Tuesday, March 20, 2007

Heat Training

Heat Training for the Elite Tour
by Lon Haldeman

Since most Elite Tour rider are either riding indoor trainers or shivering though freezing outdoor rides it is hard to imagine ever being hot on a bike ride again. During the months and weeks before the Elite Tour one of the biggest factors of completing the Elite Tour will be the ability to ride in the heat. During the Elite Tour it will not just be hot during the desert. It could be burning hot and humid all the way to Savannah. During our last 1999 Elite Tour in July everyday topped 100 degrees. The only relief came from a series of rain showers in Tennessee when the cool drizzle increased everyone’s speed by 2-3 mph.

1. What is “Heat”?
I define “Heat” as any temperature 20 degrees warmer than what you are used to. I’ve seen riders come to Arizona Desert Camp from Boston in February and have trouble riding in the heat when it is only 75 degrees. If you have been training in 90 degree temperatures, then 110 degrees will feel hot.

2. How can you prepare for the “Heat”.
Your body is very adaptable if you give it time to adjust. Every hour you will be riding in the heat takes about one day of acclimation. That means you should only add about one additional hour of “Heat” riding per day if you want to avoid side effects.

3. How long does it take to acclimate?
In order to ride hard across the desert the first day of RAAM riders need at simulate those conditions for at least one week. Each day of training should include an extra hour in the heat. Additional training miles should be done for three hours at sunrise or sunset.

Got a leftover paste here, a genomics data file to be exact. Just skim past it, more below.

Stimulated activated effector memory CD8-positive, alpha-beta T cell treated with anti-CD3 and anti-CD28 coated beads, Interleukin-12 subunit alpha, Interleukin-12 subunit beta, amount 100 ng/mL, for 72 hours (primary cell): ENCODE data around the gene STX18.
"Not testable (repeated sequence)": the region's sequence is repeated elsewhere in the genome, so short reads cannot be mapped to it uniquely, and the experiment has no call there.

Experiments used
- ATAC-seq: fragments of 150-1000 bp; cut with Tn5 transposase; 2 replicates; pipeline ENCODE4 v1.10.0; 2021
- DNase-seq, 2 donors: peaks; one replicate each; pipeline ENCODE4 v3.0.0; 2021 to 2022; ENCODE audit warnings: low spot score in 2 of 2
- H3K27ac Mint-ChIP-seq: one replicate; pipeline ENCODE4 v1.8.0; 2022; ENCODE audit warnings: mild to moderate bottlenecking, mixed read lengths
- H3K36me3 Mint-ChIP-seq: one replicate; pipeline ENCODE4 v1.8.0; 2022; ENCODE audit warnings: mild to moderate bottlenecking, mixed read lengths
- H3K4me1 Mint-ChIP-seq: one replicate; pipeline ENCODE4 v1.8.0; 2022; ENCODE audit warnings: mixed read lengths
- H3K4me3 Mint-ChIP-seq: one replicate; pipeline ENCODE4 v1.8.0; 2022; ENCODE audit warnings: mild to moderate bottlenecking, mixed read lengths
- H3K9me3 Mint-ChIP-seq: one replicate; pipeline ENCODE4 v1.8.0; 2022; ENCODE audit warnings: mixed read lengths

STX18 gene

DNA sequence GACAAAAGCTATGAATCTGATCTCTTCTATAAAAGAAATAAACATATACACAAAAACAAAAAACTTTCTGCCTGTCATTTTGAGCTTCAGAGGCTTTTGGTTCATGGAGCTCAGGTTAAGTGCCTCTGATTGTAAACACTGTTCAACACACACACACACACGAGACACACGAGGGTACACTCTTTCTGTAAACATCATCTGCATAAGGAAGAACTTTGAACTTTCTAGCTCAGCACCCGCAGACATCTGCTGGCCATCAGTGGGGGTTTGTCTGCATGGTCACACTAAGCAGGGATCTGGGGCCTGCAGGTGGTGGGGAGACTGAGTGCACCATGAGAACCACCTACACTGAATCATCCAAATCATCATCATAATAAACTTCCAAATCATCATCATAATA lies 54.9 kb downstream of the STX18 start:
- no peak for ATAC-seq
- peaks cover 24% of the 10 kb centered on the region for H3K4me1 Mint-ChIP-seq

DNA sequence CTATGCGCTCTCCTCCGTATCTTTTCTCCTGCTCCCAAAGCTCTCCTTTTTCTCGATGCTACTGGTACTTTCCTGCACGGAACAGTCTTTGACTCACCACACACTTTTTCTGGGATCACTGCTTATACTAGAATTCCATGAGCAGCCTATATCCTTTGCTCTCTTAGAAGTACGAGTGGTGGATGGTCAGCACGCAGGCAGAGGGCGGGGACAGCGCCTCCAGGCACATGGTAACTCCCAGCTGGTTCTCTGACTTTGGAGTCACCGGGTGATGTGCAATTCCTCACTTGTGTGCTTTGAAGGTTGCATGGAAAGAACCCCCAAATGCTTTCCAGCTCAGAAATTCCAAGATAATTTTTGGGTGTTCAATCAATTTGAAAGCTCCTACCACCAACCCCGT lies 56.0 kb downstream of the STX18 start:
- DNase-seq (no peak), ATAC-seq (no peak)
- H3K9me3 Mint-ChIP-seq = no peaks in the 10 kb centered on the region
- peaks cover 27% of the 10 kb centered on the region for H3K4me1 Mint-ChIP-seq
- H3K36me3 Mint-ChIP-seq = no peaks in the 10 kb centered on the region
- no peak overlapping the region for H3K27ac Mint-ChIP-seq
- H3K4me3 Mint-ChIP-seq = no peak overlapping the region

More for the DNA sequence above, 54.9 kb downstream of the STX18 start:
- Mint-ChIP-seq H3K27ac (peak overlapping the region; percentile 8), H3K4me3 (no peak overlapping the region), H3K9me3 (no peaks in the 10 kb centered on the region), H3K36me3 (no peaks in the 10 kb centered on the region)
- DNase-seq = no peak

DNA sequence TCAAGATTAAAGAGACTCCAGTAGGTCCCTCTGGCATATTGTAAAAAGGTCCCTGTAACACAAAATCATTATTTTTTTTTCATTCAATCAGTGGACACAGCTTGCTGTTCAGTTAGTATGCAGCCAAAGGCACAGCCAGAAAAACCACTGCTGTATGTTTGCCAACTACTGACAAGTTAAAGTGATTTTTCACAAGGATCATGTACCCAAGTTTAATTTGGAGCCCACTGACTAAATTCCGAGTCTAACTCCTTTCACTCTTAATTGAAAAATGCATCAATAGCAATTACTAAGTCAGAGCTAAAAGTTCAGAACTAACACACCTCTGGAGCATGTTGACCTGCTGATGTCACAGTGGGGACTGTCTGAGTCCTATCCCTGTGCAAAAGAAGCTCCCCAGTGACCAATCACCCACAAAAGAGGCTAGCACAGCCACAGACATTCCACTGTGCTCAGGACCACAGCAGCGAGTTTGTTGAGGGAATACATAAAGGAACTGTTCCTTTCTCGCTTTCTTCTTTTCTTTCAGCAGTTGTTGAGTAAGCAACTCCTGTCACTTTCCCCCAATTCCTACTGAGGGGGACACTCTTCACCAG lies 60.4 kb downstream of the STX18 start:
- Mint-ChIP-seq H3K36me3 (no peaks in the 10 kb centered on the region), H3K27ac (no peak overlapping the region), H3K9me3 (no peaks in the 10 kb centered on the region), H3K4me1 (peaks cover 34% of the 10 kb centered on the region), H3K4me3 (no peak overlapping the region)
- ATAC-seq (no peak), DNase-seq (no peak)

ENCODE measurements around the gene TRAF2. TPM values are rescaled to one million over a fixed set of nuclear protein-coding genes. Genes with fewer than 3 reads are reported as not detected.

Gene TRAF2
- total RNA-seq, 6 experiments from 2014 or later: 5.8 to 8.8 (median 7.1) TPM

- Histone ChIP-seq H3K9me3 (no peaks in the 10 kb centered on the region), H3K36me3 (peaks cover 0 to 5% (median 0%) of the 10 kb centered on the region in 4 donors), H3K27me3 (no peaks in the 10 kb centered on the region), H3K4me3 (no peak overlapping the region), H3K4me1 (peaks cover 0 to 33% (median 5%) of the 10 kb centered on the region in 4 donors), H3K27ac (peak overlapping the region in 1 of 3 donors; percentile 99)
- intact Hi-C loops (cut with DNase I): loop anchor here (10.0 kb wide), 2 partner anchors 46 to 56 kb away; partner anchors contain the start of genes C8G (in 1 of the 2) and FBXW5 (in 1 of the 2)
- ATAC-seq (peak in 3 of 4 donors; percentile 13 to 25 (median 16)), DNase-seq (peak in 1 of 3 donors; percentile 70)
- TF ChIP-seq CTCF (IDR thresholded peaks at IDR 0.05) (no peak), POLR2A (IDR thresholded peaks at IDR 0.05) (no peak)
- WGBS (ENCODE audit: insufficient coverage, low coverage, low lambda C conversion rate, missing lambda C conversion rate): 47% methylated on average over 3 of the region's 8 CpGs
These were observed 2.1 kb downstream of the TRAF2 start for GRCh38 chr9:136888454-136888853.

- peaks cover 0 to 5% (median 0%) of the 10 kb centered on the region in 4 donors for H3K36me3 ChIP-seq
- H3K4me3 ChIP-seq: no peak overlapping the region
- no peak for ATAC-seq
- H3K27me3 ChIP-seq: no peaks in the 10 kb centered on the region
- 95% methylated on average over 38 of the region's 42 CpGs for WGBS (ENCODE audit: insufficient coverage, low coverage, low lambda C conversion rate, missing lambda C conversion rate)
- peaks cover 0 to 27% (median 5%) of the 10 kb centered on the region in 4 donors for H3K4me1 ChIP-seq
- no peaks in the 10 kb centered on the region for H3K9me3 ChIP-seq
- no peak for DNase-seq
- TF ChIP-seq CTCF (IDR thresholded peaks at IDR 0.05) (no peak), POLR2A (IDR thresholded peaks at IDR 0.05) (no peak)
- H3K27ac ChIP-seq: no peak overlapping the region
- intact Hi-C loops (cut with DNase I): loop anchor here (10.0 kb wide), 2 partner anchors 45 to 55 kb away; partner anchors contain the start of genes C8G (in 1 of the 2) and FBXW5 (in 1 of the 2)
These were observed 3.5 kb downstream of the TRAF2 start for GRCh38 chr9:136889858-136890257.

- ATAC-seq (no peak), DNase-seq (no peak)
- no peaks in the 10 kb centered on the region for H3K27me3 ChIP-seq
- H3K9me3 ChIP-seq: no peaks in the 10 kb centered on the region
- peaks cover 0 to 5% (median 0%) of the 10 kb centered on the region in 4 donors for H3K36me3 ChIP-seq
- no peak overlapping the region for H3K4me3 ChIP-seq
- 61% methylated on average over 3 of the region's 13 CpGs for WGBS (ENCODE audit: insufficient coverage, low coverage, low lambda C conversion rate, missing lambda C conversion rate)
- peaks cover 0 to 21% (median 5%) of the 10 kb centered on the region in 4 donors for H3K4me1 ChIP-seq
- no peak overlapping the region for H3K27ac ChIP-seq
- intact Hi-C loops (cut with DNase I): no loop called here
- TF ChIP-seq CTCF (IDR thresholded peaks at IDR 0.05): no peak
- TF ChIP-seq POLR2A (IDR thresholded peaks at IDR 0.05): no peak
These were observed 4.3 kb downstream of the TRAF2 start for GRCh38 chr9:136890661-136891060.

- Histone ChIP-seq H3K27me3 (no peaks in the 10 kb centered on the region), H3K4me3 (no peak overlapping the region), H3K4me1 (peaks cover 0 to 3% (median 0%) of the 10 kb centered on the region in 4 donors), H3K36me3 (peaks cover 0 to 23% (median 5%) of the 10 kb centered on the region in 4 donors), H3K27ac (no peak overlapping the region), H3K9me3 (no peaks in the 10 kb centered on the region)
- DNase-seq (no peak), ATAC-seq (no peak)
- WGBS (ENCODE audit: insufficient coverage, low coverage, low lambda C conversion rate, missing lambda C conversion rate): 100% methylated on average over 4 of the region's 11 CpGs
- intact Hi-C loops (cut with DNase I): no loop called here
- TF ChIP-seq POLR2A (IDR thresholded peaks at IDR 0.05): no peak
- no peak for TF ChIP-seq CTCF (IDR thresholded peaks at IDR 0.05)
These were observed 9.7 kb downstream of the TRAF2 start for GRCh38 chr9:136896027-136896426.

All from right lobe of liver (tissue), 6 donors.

4. What if I don’t live where it is hot?
You can similar hot conditions in your training. Riding a trainer outside on a sunny 80 degree day without a fan will raise your core temperature to desert conditions. Remember to drink and use electrolytes. Do not dehydrate or over hydrate yourself. Just before RAAM 1985 Jonathan Boyer regularly trained with tights and long sleeve wool jerseys when everyone else was wearing shorts.

5. How do I know how much to drink?
Good question. Your body will change and adapt during days in the heat. That is why you need to acclimate gradually for at least one week. The concentration of salt will change in your sweat from cool to hot conditions. Do you have salt stains on your shorts some days and not on other days? Always train with an available fluid source and some electrolyte tablets and salty foods. Monitor how much of each you are taking. Adjust your intake ratio for the best results. This is an individual ratio that will change with heat and fitness.

6. Why does the Elite Tour only ride 128 miles the first day?
The first day from San Diego to El Centro is not an easy ride. Many PAC our riders have had heat problems during this section. They feel great the first 100 miles in the mountains and fall apart the final 28 miles across the low desert. Elite Tour riders should use this day to acclimate. Ride at an conversation pace. Get your fluid and eating routine adjusted. This should be at least an 8-9 hour ride for all riders. Get an afternoon shower and nap in a cool room at the motel. Have a good dinner (not pigging out). Allow time for a full night’s sleep. Every day of the Elite Tour should be treated as a recovery ride. If you are going to complete this ride you need to being recovering everyday.

Keep focused and stay healthy. More training hints will posted in the month ahead.


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